The row over Bt Brinjal, a genetically modified version of the plant, provoked the government into imposing a moratorium on the commercial cultivation of the plant in India. The debate has revolved around issues of economic efficacy, human health, consumer choice and farmers’ rights. Jairam Ramesh, the Minister of State for Environment and Forests, made public his views on the subject, a gist of which is given below:
In order to understand the process followed by GEAC before giving the green signal to Bt Brinjal, we have made a timeline in which the plant was approved and the bodies involved in the process.
|2000-2005||Scientific tests carried out by Mahyco on Bt Brinjal|
|2006||Mahyco submits bio-safety data to GEAC (regulatory body under the Ministry of Environment and Forests). Seeks permission for large scale trials.|
|Supreme Court stops ongoing field trials of GM crops due to a PIL filed by civil society representatives.|
|2007||The expert committee 1 set up by GEAC, submits its report. Recommends seven more studies on bio-safety be repeated for reconfirmation of data generated during confined multi-location trials but approves large scale trials.|
|Supreme Court lifts ban on GM crop field trials subject to conditions such as isolation distance etc.|
|As per GEAC direction, Indian Institute of Vegetable Research (IIVR) takes up the responsibility of large scale trails of Mahyco's Bt Brinjal trials at 10 research institutions across the country in 2007 and 11 in 2008.|
|2009||Jan: IIVR submits the results of the large scale trails. Due to concerns raised by several stakeholders, GEAC constitutes another expert committee to look into adequacy of biosafety data generated as well as the concerns raised by all stakeholders.|
|Oct 8: Expert-committee 2 submits its report. States benefits of Bt Brinjal far outweigh the perceived and projected risks.|
|Oct 14: GEAC approves the environmental release of Bt Brinjal containing the event EE1 (with one dissent note from P.M. Bhargava).|
|Oct 15: Jairam Ramesh announces a nationwide consultation in January and February of 2010 pending a final decision on this issue.|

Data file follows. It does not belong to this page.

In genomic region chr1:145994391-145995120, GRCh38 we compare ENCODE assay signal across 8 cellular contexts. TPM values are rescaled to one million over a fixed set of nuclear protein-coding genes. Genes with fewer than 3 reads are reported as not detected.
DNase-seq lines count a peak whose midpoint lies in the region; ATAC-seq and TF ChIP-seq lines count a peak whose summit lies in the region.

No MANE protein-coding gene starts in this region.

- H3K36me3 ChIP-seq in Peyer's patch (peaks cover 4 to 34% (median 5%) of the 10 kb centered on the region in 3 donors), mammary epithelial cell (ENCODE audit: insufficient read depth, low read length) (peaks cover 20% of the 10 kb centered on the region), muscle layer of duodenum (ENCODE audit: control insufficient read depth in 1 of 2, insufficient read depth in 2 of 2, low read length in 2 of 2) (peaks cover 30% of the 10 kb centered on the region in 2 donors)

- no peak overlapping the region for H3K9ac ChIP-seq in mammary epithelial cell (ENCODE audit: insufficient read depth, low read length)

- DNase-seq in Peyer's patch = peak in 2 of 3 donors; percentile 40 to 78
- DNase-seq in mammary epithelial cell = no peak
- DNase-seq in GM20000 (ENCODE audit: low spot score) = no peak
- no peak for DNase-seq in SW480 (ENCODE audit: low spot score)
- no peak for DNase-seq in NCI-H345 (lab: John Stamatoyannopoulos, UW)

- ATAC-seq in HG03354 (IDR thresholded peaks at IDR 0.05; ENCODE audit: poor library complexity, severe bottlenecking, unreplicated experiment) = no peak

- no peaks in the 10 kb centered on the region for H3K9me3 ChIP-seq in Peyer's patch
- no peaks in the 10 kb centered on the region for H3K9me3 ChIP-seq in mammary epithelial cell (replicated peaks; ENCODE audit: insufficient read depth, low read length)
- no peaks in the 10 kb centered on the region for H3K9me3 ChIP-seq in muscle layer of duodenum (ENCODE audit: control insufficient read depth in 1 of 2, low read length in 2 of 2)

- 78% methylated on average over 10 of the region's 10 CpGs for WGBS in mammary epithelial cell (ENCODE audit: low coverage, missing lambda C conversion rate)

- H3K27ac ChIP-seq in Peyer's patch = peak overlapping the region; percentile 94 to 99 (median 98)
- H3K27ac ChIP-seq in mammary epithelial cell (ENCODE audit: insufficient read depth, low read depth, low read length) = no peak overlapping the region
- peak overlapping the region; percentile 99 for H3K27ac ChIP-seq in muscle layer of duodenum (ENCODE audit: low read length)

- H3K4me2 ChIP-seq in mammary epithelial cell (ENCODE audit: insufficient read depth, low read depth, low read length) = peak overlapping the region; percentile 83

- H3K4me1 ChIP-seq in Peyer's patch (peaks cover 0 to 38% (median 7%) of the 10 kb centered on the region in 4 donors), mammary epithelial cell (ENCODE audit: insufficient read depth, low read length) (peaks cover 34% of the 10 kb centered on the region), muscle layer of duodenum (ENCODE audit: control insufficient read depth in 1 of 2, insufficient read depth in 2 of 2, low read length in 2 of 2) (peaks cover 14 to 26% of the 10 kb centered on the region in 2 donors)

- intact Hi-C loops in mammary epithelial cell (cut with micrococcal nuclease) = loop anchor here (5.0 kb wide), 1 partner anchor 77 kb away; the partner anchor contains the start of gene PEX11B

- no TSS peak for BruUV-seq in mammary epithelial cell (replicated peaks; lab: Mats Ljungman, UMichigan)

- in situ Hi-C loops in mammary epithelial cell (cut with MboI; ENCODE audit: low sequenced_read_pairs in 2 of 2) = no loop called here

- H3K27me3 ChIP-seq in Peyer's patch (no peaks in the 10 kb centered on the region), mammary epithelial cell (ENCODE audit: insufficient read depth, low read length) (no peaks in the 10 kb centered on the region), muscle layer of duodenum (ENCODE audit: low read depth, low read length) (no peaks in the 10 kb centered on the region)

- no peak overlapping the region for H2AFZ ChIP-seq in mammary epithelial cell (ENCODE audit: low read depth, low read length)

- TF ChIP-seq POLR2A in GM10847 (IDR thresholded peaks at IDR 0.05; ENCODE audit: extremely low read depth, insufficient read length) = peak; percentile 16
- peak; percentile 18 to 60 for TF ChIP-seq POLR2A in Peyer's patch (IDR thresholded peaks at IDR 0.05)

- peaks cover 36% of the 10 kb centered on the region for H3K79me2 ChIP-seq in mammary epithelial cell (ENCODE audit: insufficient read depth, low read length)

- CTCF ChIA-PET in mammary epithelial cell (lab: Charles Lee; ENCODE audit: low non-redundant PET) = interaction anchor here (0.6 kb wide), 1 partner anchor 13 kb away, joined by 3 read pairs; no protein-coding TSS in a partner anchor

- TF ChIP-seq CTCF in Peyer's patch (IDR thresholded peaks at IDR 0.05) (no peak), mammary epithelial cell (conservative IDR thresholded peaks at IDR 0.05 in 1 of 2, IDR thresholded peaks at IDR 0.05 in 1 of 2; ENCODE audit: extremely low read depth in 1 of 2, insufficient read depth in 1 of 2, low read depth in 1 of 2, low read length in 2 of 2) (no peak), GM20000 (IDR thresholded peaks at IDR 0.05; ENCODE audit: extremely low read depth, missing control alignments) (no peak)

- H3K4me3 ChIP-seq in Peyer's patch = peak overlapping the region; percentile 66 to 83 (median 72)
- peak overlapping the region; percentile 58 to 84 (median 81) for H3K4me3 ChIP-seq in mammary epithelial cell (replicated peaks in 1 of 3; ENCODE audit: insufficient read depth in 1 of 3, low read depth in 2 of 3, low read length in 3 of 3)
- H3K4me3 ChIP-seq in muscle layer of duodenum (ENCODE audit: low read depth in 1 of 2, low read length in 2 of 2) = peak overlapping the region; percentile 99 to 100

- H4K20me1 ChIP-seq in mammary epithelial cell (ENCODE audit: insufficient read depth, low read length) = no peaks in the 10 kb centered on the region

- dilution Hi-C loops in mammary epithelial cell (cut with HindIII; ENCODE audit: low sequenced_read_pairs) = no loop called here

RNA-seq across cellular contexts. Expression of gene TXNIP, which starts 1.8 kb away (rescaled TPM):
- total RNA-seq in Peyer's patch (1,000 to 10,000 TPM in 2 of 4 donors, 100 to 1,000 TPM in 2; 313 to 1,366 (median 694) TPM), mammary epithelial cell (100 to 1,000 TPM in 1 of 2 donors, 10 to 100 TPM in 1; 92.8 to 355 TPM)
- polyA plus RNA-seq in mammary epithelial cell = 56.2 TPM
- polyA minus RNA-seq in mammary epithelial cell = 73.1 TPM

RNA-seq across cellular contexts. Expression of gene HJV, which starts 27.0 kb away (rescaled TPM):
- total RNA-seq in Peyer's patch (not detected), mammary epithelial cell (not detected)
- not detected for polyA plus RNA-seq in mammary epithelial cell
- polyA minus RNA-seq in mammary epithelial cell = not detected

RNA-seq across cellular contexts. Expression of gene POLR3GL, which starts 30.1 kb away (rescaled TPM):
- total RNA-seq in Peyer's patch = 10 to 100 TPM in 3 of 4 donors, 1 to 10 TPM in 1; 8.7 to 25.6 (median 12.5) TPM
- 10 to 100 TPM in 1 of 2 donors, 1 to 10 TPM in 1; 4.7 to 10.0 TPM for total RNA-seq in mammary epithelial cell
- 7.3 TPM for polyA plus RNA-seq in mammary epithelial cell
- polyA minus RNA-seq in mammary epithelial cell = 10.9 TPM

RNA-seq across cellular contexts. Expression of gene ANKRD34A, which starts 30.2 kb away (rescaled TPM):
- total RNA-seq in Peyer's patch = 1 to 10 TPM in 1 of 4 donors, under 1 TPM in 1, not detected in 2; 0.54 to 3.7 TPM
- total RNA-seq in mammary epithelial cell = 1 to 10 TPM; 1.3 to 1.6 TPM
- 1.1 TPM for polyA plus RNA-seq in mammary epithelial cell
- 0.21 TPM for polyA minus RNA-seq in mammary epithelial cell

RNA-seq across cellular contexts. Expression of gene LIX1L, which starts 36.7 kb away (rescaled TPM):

|2010||Jan 13 to Feb 6: Public meetings were organized on the Bt Brinjal issue. The summary of the consultations is available on the Ministry’s website.|
|Many states announce ban on commercial cultivation of Bt Brinjal including Uttarakhand, Himachal Pradesh and Karnataka.|
|Feb 9: Jairam Ramesh decides to halt the commercialization of Bt Brinjal.|
Discussion on the first no-confidence motion of the 17th Lok Sabha began today. No-confidence motions and confidence motions are trust votes, used to test or demonstrate the support of Lok Sabha for the government in power. Article 75(3) of the Constitution states that the government is collectively responsible to Lok Sabha. This means that the government must always enjoy the support of a majority of the members of Lok Sabha. Trust votes are used to examine this support. The government resigns if a majority of members support a no-confidence motion, or reject a confidence motion.
So far, 28 no-confidence motions (including the one being discussed today) and 11 confidence motions have been discussed. Over the years, the number of such motions has reduced. The mid-1960s and mid-1970s saw more no-confidence motions, whereas the 1990s saw more confidence motions.
Figure 1: Trust votes in Parliament
Note: *Term shorter than 5 years; **6-year term.
Source: Statistical Handbook 2021, Ministry of Parliamentary Affairs; PRS.
The no-confidence motion being discussed today was moved on July 26, 2023. A motion of no-confidence is moved with the support of at least 50 members. The Speaker has the discretion to allot time for discussion of the motion. The Rules of Procedure state that the motion must be discussed within 10 days of being introduced. This year, the no-confidence motion was discussed 13 calendar days after introduction. Since the introduction of the no-confidence motion on July 26, 12 Bills have been introduced and 18 Bills have been passed by Lok Sabha. In the past, on four occasions, the discussion on no-confidence motions began seven days after their introduction. On these occasions, Bills and other important issues were debated before the discussion on the no-confidence motion began.
Figure 2: Members rise in support of the motion of no-confidence in Lok Sabha